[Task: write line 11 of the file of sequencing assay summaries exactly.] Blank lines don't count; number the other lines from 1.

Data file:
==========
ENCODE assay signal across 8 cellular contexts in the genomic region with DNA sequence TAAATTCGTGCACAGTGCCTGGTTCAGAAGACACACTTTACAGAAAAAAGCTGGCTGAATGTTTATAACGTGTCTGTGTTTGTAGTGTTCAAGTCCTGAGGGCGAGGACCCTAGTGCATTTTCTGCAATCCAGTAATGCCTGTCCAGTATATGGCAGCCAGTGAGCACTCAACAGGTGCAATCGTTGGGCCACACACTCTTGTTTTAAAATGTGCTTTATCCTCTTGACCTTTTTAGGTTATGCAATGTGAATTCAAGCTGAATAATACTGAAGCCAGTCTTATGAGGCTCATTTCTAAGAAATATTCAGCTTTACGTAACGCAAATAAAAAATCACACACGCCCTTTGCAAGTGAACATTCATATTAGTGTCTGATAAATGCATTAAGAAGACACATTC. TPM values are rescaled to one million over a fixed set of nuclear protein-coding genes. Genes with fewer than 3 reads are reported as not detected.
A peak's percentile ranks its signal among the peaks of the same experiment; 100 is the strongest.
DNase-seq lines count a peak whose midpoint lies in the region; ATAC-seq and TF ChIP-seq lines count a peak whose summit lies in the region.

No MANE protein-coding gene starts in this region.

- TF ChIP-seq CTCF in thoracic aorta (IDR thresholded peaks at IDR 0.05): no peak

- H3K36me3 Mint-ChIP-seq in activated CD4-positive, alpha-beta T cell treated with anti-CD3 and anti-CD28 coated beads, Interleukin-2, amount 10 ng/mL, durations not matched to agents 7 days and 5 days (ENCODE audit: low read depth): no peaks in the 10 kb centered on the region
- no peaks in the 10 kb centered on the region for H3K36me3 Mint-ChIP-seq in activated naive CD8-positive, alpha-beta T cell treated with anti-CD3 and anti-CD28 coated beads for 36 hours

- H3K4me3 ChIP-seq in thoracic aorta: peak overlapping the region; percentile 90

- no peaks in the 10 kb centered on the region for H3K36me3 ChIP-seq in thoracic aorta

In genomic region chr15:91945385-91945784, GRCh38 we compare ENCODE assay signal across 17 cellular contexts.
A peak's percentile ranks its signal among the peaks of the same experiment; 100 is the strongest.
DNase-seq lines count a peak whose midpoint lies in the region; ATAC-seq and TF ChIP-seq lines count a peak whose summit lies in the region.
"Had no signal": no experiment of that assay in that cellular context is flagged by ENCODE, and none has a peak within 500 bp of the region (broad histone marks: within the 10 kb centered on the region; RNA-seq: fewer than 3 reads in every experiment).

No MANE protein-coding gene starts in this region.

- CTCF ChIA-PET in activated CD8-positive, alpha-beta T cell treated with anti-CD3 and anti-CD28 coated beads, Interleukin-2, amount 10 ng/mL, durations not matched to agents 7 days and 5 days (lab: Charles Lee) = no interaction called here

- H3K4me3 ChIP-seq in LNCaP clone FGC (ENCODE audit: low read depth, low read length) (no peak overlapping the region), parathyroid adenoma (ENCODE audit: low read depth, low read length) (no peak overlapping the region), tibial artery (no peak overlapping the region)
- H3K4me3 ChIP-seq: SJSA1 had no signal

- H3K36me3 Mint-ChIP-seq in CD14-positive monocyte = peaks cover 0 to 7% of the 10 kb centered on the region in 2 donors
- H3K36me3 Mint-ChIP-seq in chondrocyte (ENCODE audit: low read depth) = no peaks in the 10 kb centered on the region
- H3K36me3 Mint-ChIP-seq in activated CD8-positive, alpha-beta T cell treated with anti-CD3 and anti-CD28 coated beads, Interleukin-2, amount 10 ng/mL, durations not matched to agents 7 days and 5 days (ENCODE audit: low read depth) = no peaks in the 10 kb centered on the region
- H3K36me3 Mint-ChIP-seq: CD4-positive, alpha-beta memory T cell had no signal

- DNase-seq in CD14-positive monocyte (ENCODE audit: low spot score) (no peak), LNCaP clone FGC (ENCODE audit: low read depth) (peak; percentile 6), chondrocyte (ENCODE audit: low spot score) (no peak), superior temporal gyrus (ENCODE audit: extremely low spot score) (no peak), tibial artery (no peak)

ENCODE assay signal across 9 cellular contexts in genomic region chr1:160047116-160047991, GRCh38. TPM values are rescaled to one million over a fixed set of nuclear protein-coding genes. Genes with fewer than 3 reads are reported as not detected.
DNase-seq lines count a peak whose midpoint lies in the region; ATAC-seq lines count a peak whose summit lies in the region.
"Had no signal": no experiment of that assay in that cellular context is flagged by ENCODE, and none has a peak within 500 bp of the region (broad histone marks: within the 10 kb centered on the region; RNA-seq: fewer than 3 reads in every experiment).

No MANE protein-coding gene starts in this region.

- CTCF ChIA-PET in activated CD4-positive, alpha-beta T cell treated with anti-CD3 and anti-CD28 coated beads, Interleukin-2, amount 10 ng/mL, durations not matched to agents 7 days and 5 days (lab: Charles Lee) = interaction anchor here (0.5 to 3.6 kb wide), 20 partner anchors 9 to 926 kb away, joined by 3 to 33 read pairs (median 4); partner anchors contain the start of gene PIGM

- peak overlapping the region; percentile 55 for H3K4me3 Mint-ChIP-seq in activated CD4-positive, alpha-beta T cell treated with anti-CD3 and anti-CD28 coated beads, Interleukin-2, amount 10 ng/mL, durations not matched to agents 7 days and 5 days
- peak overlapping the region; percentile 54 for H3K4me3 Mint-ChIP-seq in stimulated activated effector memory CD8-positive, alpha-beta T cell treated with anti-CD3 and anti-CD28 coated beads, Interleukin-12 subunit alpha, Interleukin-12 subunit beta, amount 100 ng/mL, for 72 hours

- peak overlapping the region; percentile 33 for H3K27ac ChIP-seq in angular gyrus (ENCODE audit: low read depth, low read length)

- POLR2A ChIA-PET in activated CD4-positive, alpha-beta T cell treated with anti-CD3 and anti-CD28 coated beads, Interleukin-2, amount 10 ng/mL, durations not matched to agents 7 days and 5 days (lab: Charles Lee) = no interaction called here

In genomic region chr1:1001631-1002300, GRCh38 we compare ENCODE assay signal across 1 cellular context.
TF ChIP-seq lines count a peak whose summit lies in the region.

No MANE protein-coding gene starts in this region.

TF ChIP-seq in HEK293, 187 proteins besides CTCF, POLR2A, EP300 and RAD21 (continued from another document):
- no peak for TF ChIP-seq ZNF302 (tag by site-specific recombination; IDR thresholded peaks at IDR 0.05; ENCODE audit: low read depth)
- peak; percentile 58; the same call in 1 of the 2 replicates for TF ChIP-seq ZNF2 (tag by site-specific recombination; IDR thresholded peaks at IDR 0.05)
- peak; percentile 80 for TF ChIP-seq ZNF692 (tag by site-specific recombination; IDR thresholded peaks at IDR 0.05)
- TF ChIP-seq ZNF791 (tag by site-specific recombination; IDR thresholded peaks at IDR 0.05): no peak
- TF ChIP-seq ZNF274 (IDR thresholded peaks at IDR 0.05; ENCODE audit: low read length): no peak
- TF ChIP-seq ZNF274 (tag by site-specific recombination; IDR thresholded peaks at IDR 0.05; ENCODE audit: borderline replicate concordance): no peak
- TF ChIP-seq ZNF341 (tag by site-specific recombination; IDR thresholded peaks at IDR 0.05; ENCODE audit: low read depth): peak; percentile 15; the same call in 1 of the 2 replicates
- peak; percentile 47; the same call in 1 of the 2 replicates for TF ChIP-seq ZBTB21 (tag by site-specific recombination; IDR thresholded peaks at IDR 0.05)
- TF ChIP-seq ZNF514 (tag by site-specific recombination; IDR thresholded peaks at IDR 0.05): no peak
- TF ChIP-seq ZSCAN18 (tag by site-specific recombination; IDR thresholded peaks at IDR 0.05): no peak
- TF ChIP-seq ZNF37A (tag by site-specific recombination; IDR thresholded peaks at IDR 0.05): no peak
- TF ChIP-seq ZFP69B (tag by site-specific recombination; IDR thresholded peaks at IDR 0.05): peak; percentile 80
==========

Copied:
A peak's percentile ranks its signal among the peaks of the same experiment; 100 is the strongest.